What of the ordinary Catholics, the priests who are doing good and faithful service, the people sitting in the pews, doing their best to lead good lives, and to follow the teachings of their god? I suppose that many of them just accept the church hierarchy as something over there, far away from them, and get on with the affairs of their own parish. Others, I think, must feel that the church they love is being stolen from them, and the only thing that they can do is keep gong to church, and hope that they will in time, be able to take it back. And others must actually support the Pope and his scarlet cohorts.

The problem is that it is impossible to tell which Catholics support the Pope, and which are just people hoping to save their church. At present, their attendance in the pews looks very much like support for the church hierarchy, and for its misdeeds. When will they stand up, and demand change?


7 responses to “Can the Pope be impeached?

  1. “The Ratzinger letter was co-signed by Archbishop Tarcisio Bertone who gave an interview two years ago in which he hinted at the church’s opposition to allowing outside agencies to investigate abuse claims. ‘In my opinion, the demand that a bishop be obligated to contact the police in order to denounce a priest who has admitted the offence of paedophilia is unfounded,’ Bertone said.”

  2. It sure makes me glad I’m not Catholic.

  3. Violet – don’t mistake sins of the father for the virtue of the family.

    This story is an interesting tale of the performance of institutions/organisations (if you can allow yourself to get over the emotional disjust about pedophile behaviour) and how they respond to internal problems. You can look to the public and private sector for numerous examples of systemtic failure of an institution/organisation e.g ENRON, the hadley centre, UK MoD on the lead up to Iraq war, Lehman etc.

    These tell us about problems of internal communication within organisation and the cassandra problem ( no one wants to hear bad news). This can result in internal paralysis and group think.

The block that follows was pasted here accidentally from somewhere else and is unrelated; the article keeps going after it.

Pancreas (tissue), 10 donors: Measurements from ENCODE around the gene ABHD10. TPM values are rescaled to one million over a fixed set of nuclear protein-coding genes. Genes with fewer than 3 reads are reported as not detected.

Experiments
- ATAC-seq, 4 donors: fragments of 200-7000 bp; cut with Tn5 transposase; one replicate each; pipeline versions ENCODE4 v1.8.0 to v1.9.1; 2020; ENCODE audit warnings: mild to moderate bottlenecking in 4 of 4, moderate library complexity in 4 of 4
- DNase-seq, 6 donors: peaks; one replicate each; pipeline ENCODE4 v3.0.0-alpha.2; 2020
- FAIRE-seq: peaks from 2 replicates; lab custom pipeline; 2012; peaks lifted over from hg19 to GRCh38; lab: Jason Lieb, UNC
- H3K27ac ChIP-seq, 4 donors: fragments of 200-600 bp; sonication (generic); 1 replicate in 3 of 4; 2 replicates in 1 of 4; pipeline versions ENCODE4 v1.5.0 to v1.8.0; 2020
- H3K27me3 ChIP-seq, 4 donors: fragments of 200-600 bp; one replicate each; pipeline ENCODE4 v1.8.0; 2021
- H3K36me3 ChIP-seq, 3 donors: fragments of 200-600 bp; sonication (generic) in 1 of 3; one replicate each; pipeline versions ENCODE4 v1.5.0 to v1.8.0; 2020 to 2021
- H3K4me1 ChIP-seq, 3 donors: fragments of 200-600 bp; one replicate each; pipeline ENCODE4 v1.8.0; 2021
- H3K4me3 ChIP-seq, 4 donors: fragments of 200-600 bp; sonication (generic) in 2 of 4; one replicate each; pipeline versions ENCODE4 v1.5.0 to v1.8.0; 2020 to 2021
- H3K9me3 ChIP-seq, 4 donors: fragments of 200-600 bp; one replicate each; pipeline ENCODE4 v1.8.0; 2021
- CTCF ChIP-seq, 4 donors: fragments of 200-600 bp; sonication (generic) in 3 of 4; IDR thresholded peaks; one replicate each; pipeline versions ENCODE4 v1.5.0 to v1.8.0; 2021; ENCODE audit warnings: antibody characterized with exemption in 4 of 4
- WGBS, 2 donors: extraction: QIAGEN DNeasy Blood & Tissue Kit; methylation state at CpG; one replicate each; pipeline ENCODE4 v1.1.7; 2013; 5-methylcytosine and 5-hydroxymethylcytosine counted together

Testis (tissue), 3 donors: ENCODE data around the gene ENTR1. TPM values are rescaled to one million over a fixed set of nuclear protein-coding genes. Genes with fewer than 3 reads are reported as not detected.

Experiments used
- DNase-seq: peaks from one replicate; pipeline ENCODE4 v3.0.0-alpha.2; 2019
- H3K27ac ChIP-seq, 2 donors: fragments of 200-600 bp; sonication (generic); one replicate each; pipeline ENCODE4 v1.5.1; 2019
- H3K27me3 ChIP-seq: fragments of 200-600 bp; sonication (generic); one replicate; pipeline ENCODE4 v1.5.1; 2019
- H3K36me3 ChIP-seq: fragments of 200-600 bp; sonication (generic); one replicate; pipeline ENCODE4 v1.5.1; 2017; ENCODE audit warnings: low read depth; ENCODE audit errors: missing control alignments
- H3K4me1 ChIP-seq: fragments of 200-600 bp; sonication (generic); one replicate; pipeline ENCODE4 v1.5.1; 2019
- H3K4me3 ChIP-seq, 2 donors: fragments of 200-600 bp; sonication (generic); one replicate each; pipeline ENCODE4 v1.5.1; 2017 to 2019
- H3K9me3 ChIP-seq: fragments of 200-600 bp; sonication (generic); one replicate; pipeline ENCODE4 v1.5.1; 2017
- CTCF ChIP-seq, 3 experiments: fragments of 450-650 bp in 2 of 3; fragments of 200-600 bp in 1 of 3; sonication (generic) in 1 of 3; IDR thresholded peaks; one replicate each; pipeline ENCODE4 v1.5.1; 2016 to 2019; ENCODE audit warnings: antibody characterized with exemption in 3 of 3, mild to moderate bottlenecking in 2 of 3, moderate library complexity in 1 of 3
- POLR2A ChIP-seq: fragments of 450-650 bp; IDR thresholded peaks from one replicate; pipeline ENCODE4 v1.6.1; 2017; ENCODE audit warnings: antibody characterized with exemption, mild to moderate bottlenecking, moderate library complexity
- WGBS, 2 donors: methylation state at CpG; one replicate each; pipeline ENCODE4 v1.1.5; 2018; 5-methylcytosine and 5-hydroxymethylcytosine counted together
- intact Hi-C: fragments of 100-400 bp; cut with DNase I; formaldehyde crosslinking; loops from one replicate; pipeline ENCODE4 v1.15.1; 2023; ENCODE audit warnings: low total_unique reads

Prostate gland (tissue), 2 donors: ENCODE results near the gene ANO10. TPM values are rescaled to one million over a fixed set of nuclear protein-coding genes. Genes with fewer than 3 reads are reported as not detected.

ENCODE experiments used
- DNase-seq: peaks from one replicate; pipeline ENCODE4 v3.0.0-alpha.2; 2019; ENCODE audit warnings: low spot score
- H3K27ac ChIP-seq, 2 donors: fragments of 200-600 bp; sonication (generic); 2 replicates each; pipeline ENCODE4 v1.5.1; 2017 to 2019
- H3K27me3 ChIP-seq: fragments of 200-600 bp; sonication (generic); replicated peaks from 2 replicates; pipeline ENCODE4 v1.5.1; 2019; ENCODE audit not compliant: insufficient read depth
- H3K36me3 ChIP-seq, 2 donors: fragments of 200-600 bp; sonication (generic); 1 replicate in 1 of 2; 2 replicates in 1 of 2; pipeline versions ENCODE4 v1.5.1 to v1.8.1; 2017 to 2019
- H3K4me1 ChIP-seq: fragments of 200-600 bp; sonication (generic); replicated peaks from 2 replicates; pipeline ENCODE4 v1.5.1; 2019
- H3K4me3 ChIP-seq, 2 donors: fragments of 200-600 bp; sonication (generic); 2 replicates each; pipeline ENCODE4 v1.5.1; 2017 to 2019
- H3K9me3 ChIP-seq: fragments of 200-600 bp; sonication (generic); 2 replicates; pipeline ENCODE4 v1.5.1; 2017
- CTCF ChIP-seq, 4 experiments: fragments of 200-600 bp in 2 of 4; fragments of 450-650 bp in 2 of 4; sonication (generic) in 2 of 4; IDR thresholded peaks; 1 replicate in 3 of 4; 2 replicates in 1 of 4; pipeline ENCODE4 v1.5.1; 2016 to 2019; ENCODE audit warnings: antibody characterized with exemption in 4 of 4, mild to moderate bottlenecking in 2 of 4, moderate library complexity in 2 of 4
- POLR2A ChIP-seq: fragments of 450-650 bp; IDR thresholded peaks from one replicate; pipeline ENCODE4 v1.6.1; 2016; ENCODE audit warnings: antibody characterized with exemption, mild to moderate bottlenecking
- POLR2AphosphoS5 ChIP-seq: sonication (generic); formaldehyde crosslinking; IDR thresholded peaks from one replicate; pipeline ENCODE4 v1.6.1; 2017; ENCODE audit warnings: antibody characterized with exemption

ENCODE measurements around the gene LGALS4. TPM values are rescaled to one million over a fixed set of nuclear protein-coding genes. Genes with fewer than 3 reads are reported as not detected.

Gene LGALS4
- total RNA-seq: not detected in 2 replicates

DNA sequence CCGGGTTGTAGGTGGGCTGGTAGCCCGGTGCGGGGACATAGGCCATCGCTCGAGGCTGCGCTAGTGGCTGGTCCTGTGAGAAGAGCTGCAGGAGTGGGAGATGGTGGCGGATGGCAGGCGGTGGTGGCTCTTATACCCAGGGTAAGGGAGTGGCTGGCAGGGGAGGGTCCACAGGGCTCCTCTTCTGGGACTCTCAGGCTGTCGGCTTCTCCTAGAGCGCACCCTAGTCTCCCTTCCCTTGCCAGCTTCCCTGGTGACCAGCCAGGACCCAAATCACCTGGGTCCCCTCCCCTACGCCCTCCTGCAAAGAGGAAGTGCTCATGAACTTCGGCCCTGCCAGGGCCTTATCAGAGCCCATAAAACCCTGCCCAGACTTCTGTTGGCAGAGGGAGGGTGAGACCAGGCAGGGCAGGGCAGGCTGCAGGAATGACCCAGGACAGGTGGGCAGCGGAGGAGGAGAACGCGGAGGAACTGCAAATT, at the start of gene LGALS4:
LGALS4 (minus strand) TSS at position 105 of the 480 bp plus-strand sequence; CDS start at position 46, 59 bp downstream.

I have sympathy for the reformist elements within the catholic church (as well as presbyterian, anglican etc) at the moment – their daily representation of the best that the christian faith offers to the world (hope, compassion, love, understanding and forgiveness, care for others) is swept away in public opinion by the sins of the fathers who are failing by refusing to take responsibility and leadership.

  4. “The virtue of the family.” LOL. Religion in general is a con game, WH, and the Catholic church is one of the vilest around. If you want to commune with your imaginary friends, go right ahead, but I’m going to sneer at anyone who keeps throwing into the collection plate.

  5. Isn’t this already covered by the Church’s argument against the Donatist heresy (ca 450-600 AD), which argued that the sin of corrupt priests invalidated the sacraments? The official position was that the Grace of God can flow through the mouth of a dead dog, if necessary (they had a way with words in the early church polemics!)
    ie that the Holy Spirit is independant of the individual sin of the priesthood. Dante was able to consign a surprising number of popes to Hell while remaining committed to the church.

  6. The pope in his letter to the Irish church asks that they pray to redeem themselves of this sin, so if you can’t blame the gays, push the blame to every single catholic, make them do penance, fast and pray, as long as he doesn’t have to do anything that might crease his dress.

  7. Here is the smoking gun showing Ratzinger covering up child abuse.